Doorway To a Dream begins with the title track, which offers a seductive invitation to relax and surrender to the music. Flute, ambient sounds, and delicate windchimes begin our journey. “Shades of Light” is a gentle flute duet that takes us through the “doorway.” “Into the Heart” is a favorite. Light percussion creates a rhythmic backdrop for the haunting and almost mournful flute. “Xiao Garden” is a gorgeous flute solo that takes the listener deeper into a dream state. “Angel Bird” is another favorite, and features Shambhu on acoustic guitar - very light and carefree. I also really like “Bridges In Time,” with slow, graceful flute backed by ambient sounds - very dreamy and flowing. Jose Neto joins Licater on “Earth to Sky” playing Coral electric sitar which has a fascinating sound. Troy Arnett adds some lovely piano as well. “Divine Love” is a rapturous flute duet that has background keyboard washes for additional color. Jeff Oster appears on “Radiance” with his distinctive flugelhorn - a very unusual but beautiful combination of instruments. “Floating” brings us to the end of our dream journey, bathed in light and deeply refreshed. Piano (William Hoshal) and ethereal keyboard washes create a dreamscape for Licater’s delicate flute.
Doorway To a Dream offers the listener a very soothing hour of musical tranquility. It’s available from, Amazon, CD Baby, and iTunes. Recommended!
Kathy Parsons
Rating: Very Good +
Forget-Me-Not, Blue by Evan Wish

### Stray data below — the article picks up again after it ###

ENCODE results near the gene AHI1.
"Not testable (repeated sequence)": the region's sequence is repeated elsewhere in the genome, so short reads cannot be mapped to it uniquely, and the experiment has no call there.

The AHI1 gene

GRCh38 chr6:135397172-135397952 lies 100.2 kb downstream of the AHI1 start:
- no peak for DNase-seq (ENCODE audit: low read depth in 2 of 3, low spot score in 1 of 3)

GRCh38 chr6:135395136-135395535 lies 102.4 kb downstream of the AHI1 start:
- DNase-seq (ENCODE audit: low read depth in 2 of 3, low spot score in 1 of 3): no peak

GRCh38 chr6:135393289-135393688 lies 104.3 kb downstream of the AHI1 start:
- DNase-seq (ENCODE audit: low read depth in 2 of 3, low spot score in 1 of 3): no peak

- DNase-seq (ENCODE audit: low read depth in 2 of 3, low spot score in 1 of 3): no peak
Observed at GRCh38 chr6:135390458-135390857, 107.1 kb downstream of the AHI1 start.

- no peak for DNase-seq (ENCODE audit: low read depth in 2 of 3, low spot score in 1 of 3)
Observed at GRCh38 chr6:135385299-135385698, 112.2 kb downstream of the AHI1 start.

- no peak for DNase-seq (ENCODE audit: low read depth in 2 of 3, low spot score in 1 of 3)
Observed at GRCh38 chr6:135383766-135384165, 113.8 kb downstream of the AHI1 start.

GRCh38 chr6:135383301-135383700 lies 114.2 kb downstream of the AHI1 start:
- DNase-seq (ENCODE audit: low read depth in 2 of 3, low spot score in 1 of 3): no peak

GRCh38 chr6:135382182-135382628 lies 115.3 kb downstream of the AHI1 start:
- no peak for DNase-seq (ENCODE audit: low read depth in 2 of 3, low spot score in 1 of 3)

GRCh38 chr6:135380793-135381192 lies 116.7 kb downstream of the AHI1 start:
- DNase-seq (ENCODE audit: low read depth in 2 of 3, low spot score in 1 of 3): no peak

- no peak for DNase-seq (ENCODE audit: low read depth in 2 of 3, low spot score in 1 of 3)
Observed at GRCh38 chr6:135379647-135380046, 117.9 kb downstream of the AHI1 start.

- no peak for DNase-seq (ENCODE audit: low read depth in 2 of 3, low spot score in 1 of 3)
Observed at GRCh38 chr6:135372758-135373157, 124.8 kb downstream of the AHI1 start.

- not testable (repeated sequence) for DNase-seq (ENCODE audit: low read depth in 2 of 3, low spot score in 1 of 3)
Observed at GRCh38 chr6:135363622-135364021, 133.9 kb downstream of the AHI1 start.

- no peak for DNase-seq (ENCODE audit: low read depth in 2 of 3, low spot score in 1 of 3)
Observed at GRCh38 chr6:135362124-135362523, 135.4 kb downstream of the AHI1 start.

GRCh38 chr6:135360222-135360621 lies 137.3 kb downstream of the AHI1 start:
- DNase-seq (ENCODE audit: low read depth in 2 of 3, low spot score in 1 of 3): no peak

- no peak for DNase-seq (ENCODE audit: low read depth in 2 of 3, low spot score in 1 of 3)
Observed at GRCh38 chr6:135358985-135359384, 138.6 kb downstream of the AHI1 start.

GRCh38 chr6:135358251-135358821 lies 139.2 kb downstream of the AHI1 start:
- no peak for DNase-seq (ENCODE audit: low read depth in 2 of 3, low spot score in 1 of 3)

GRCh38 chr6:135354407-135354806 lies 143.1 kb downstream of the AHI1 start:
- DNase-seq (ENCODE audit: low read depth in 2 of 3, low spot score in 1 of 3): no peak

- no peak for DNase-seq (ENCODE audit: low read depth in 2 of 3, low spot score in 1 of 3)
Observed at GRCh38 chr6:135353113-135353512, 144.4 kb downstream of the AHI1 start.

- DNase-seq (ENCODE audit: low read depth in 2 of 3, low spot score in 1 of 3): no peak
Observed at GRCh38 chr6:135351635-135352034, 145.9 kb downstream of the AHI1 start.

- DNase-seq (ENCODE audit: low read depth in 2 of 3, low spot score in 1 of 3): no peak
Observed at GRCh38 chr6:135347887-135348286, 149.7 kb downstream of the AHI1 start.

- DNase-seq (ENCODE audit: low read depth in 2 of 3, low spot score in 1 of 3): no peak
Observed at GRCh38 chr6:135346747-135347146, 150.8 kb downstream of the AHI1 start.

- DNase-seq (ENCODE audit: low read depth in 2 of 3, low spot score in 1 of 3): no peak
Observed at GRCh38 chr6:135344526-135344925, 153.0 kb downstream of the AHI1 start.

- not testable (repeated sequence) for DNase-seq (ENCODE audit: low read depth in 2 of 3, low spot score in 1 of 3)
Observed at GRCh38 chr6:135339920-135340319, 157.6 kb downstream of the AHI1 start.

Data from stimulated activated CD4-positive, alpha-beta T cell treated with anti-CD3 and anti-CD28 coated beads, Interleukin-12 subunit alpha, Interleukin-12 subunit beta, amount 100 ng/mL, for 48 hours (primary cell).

- posted by John Iverson - CKUW on 12/21/2010
Not Soon to be Forgotten
Only on rare occasions do you find a new recording of solo piano music that not only is satisfying to listen to, but also can tug at your heartstrings. This is certainly the case with the latest album, Forget-me-not, blue, by pianist Evan Wish, a Canadian artist now residing in California.
Evan writes music based on life experiences, and the result is nothing short of stunning! The melodies are beautifully crafted and inspiring, and the playing is deep-rooted in the heartfelt tradition of pianists like David Lanz and Rolf Lovland. Evan plays his instrument with an obvious passion, soft and tender when called for, but also strong and spirited. And he is beautifully accompanied by a trio of string players on half of the tracks on this recording, and they provide an exceptional backdrop of musical colour to compliment his solo piano playing. This is music that is both passionate and sentimental, and Evan uses the instrument to his full advantage to parlay the many emotions that one experiences during the course of daily living.
Of particular note on this recording is the opening track "Tara", brimming with sweet melancholy, the emotional pieces "When do miracles happen?" and "I love you or something like that", the tender piece "Angels are near", and the sentimental title track. The piece "Quietly I say, all things happen" runs the full gauntlet of feelings, and "What will man's legacy be?", with its numerous recounted quotes, makes a real statement!
All in all this is a tremendous album from an exceptionally talented artist, and I highly recommend it to all lovers of new age piano music. If you want great music, but also want music that you can feel deeply, than this is a recording you will want in your collection, and you will definitely not forget it!
Rating: Excellent